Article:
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Vaccine shot being developed to fight South African strain

Vaccine shot being developed to fight South African strain

2 min. 07.02.2021 From our online archive
AstraZeneca say dose targeting the variant is "very likely" to be available by autumn
Photo: Shutterstock
Photo: Shutterstock

Vaccine developers said they are working on a new shot to combat the South African strain of coronavirus after early data suggested AstraZeneca’s product has limited efficacy against mild disease caused by the variant.

There isn’t yet enough information from research to show whether the Oxford-AstraZeneca vaccine is effective at preventing severe Covid-19 cases, hospitalisation and deaths, the company said in a statement.

Sarah Gilbert, who is leading the Oxford University-AstraZeneca vaccine programme, said work was already under way to adapt the vaccine to deal specifically with the South African variant. The new shot is “very likely” to be available by autumn, she said.

“It’s easy to adapt the technology,” Gilbert said in an interview with the BBC’s Andrew Marr Show on Sunday. “This year we expect to show that the new version of the vaccine will generate antibodies that recognize the new variant and then it will be very much like working on flu vaccines.”

The variant first identified in South Africa is emerging as a key threat to the world’s prospects for ending the pandemic as countries roll out initial vaccine doses. Although vaccine makers said their shots appear to maintain effectiveness against the UK variants, pharma companies are racing to develop booster shots against new strains as the virus evolves.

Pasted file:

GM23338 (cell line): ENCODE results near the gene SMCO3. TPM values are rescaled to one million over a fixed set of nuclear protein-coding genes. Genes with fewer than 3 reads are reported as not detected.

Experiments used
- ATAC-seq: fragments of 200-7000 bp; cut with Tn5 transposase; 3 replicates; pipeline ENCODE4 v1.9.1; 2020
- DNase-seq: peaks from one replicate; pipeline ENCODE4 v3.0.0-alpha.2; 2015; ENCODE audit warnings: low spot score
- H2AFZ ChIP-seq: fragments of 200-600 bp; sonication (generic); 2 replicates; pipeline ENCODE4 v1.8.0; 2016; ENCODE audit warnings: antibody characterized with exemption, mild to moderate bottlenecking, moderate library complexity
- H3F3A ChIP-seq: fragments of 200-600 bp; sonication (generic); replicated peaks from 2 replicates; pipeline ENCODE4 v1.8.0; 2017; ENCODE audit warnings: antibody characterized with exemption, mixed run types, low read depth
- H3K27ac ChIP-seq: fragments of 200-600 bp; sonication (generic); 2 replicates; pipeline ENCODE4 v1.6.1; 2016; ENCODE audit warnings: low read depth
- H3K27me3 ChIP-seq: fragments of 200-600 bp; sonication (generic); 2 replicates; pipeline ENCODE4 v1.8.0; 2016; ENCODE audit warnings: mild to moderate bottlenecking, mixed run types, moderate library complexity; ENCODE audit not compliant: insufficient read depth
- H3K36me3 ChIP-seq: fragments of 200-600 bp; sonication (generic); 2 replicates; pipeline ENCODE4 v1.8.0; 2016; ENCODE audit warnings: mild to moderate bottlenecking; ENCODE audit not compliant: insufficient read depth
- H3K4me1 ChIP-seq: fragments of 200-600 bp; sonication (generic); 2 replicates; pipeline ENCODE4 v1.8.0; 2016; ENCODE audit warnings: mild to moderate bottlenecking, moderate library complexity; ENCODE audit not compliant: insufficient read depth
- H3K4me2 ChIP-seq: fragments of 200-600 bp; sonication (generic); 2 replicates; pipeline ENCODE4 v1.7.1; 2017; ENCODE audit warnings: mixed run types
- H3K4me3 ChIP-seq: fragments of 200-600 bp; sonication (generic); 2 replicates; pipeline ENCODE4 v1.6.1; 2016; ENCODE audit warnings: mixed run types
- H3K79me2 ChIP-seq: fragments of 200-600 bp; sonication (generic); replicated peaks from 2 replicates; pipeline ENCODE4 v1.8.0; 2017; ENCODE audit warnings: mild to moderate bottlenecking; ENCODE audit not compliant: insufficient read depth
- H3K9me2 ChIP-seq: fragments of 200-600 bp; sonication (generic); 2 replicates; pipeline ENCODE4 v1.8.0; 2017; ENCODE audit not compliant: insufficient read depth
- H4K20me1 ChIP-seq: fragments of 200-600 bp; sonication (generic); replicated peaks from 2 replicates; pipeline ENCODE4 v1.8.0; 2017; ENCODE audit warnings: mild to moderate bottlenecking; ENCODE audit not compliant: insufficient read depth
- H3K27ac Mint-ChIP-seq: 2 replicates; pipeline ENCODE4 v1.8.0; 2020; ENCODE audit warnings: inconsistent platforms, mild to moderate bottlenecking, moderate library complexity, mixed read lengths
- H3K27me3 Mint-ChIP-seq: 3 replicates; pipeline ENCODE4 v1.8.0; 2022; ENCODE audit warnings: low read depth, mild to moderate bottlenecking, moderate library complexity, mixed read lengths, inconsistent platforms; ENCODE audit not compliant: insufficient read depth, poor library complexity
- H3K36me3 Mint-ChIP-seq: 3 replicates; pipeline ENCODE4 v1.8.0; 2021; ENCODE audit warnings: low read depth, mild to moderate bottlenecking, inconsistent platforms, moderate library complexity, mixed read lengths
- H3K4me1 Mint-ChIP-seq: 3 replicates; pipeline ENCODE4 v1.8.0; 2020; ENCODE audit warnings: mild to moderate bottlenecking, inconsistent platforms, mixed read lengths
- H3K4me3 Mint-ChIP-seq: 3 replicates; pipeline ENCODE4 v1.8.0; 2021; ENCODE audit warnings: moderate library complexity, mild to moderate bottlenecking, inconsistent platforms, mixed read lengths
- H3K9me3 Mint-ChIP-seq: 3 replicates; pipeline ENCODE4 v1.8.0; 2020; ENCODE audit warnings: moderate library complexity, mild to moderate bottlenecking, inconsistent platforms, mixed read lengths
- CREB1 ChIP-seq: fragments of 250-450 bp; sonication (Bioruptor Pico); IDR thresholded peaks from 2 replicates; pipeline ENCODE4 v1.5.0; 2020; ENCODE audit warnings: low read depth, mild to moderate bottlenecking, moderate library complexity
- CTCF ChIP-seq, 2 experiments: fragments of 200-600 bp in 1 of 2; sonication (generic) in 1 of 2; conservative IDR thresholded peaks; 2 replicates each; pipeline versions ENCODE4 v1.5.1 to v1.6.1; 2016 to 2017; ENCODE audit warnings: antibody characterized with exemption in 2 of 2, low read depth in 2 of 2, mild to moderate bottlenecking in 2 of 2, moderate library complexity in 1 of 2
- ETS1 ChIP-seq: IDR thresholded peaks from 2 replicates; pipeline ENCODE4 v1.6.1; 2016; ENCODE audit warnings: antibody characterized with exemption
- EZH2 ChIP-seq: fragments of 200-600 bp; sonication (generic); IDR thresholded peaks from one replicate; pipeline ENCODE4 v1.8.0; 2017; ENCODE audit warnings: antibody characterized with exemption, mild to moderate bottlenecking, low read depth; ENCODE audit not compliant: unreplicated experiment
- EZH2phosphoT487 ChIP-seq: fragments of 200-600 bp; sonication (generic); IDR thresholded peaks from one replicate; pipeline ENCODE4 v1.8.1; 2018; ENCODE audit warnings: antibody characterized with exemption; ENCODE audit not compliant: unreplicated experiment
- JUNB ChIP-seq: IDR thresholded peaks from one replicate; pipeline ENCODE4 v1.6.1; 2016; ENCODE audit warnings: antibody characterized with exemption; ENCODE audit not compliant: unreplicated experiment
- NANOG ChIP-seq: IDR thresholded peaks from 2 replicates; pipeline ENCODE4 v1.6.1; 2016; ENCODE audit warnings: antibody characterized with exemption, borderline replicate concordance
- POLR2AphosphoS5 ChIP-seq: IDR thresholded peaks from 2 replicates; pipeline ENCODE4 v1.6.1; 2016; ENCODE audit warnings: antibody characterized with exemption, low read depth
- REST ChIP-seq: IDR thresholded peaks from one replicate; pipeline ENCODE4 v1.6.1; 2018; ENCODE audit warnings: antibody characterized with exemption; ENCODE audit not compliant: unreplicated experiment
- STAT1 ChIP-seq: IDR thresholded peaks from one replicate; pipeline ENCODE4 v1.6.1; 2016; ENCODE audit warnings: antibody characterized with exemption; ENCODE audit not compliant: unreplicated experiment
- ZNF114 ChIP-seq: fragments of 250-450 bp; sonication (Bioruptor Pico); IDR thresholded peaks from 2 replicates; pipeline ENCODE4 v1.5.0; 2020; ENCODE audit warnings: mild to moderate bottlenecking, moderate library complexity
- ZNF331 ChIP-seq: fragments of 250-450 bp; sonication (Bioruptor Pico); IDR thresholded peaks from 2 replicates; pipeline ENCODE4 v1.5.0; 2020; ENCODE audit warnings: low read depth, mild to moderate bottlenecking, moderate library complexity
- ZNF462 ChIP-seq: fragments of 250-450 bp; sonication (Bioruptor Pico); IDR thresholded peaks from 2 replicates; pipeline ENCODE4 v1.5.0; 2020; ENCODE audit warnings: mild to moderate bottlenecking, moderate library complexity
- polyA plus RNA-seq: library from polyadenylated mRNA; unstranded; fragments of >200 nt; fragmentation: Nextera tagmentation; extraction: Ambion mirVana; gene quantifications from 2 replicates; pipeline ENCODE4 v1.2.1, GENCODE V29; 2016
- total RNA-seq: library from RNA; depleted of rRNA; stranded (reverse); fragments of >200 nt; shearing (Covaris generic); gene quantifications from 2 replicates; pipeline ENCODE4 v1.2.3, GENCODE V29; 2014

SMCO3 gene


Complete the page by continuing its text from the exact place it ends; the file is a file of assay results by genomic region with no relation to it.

A new study with a relatively small sample size of more than 2,000 individuals, first reported in the Financial Times, suggested the Oxford-AstraZeneca vaccine offered less protection against the South African strain. None of the participants in the study died or was hospitalised, according to the paper, which said the study hasn’t yet been peer-reviewed and is due to be published on Monday.

“We do believe our vaccine could protect against severe disease, as neutralising antibody activity is equivalent to that of other Covid-19 vaccines that have demonstrated activity against more severe disease, particularly when the dosing interval is optimised to 8-12 weeks,” AstraZeneca said.

Gilbert said it’s possible current vaccines won’t reduce the number of cases of the South Africa variant, but will reduce deaths, hospitalisations and severe cases of the disease. “That’s really important for health-care systems. Even if we are having mild and asymptomatic infections, to prevent people from going into hospital with Covid would have a major effect,” she said.

UK Vaccines Minister Nadhim Zahawi said all the country’s vaccines do have “some effect” on the South African strain, as well as the British variant. “We deploy the vaccines we have, they offer that protection against serious illness, hospitalisation and death, which is what we need to do,” he said in an interview with the BBC Sunday.

Earlier this week, Astra’s executive vice president for biopharmaceutical research scaled back expectations for how the vaccine would work against the variant.

“We’re not going to be surprised to see reduced efficacy,” Mene Pangalos said. “It’s to be expected that there will be reduced activity.”

©2021 Bloomberg L.P.

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